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It's Thanksgiving, break out the boardgames
An English Rose in Georgia
Lesley Francis - 2016
Lesley Francis grew up in London, England, and made Georgia her home in 2009. - photo by File photo

Even though I did not grow up with Thanksgiving, it is my second favorite American holiday.

It hasn’t quite exceeded July 4th in my mind, since I adore summer, fireworks and I worked hard to become an American citizen, but it still ranks very high with me. I love the feeling of family, warmth, tasty food and, well, the simple idea of giving thanks in your own particular way – a time to take stock of the good things each of us have and be appreciative of it.

Another thing that the wintertime holidays make me think of is family games, and board games in particular. Growing up in England at a time before internet, computerized game consoles and multiple TV channels, the long cold holiday evenings were often taken up with old-fashioned board games with family and friends.

I was also reminded of how we are divided by a common language when I read that the board game Clue has recently been inducted into the Toy Hall of Fame. Why? Because in the U.K. this game is called Cluedo and was a childhood favorite of mine.

This famous "who dunit" game where players must correctly name the culprit, crime scene and murder weapon to win (such as "Miss Scarlet in the library with the candlestick") continues to sell millions of copies a year. Like many other board games, Clue was invented by the British. My personal theory on the British aptitude for both inventing and playing games comes down to the excessive rainfall and long, dark winter nights there.

Combine this with limited radio and then TV choices during much of the 20th century, no computers and shops and most other businesses being closed on Sundays and Wednesday afternoon and you start to get the picture. British families had to come up with something respectable to do indoors and at home.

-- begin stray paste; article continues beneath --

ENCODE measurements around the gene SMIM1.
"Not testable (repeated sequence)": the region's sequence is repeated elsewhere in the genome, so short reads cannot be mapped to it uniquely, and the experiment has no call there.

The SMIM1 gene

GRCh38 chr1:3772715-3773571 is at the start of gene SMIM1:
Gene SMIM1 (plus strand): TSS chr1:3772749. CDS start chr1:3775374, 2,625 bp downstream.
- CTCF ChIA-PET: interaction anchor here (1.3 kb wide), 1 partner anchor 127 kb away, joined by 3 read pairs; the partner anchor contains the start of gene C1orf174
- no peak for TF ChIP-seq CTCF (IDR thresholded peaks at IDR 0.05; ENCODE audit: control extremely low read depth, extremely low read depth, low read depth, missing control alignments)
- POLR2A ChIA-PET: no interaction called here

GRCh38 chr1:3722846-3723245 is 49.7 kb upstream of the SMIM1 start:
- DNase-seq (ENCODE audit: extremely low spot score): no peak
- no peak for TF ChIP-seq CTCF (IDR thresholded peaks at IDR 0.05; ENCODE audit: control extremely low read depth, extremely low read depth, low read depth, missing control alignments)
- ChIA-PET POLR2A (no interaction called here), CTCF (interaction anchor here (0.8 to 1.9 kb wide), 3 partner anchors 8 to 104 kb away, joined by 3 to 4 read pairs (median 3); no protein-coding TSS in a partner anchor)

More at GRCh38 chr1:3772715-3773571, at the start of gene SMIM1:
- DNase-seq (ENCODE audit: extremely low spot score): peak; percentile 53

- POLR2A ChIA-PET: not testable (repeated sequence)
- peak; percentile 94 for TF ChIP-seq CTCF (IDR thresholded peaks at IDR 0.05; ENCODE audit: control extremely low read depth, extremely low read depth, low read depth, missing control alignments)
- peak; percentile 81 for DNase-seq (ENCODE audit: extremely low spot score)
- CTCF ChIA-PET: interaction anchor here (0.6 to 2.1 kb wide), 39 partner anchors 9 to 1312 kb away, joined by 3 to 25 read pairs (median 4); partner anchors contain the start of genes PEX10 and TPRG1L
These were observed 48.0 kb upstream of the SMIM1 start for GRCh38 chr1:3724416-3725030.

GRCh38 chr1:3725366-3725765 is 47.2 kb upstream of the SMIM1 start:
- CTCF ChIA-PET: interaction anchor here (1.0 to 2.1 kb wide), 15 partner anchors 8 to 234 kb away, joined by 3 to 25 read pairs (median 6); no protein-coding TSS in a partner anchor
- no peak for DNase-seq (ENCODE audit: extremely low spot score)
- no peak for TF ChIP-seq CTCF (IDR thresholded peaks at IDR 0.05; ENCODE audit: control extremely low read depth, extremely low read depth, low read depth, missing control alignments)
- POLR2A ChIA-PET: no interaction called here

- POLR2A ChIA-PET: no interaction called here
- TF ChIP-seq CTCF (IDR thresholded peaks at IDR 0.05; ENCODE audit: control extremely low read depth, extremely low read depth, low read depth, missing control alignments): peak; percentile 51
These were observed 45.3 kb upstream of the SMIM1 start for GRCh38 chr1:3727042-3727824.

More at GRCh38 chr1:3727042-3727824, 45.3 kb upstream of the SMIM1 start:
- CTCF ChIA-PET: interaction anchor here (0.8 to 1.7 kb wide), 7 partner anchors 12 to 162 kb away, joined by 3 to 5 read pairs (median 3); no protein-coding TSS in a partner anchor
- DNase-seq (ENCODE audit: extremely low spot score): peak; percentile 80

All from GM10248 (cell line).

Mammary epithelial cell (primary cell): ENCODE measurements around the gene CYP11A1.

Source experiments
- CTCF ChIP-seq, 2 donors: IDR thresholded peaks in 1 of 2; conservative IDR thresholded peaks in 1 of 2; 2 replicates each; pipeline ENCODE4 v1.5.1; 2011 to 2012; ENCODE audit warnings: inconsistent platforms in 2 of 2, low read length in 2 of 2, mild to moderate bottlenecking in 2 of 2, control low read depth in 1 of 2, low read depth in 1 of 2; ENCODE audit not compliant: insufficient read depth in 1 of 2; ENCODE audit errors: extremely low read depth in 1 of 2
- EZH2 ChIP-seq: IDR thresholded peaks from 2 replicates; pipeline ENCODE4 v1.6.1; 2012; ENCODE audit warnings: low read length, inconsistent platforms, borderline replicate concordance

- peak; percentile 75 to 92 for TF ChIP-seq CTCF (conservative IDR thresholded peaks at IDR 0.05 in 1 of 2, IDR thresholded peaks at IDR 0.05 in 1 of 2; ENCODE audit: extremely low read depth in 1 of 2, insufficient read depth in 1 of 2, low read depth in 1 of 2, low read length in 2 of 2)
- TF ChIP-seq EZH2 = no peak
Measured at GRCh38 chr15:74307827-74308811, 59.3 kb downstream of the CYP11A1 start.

A British couple from Birmingham, England, Mr. and Mrs. Pratt, invented the game Cluedo during the Second World War and filed a patent for it in 1944. The English company, Waddington’s Games, recognized Cluedo as a winner but due to post-war shortages of various materials, the game wasn’t launched until 1949. Parker Brothers, now Hasbro, obtained the U.S. rights to this game in 1949 and renamed it Clue for the American market.

Today it is sold in over 40 countries from Brazil to Sweden, New Zealand to Abu Dhabi. In Brazil the game is called Detective. The secret of its success is probably because the same successful formula works when translated into any language. For more information, visit

According to the National Museum of Play, whose mission is to "explore play and the ways in which it encourages learning, creativity and discovery and illuminates cultural history," for a game or toy to make it into the Toy Hall of Fame, historians and educators assess them against strong criteria, including the inspiration of creative play over generations.

Clue/Cluedo has been featured in TV series and books and travel and has been produced in junior, advanced and themed editions over the last 60 years. Other board games inducted into the Toy Hall of Fame include Chess (2013), The Game of Life (2010), Candy Land (2005), Scrabble (2004), Checkers (2003) and Monopoly (1998).

This year, in addition to Clue/Cluedo, the whiffle ball and paper aeroplane were also inducted into the Toy Hall of Fame. It is fascinating to see the range of honorees from Barbie to bicycles and crayons to yo-yos. The weirdest in my opinion is the cardboard box (really!), which is another English invention, one probably favored by children who get too many clothes for Christmas. More information can be found at

I will leave you this week with a quote by Albert Einstein, famous German physicist who developed the theory of relativity: "You have to learn the rules of the game. And then you have to play better than anyone else."

God bless America and Happy Thanksgiving!

Francis can be contacted at or at

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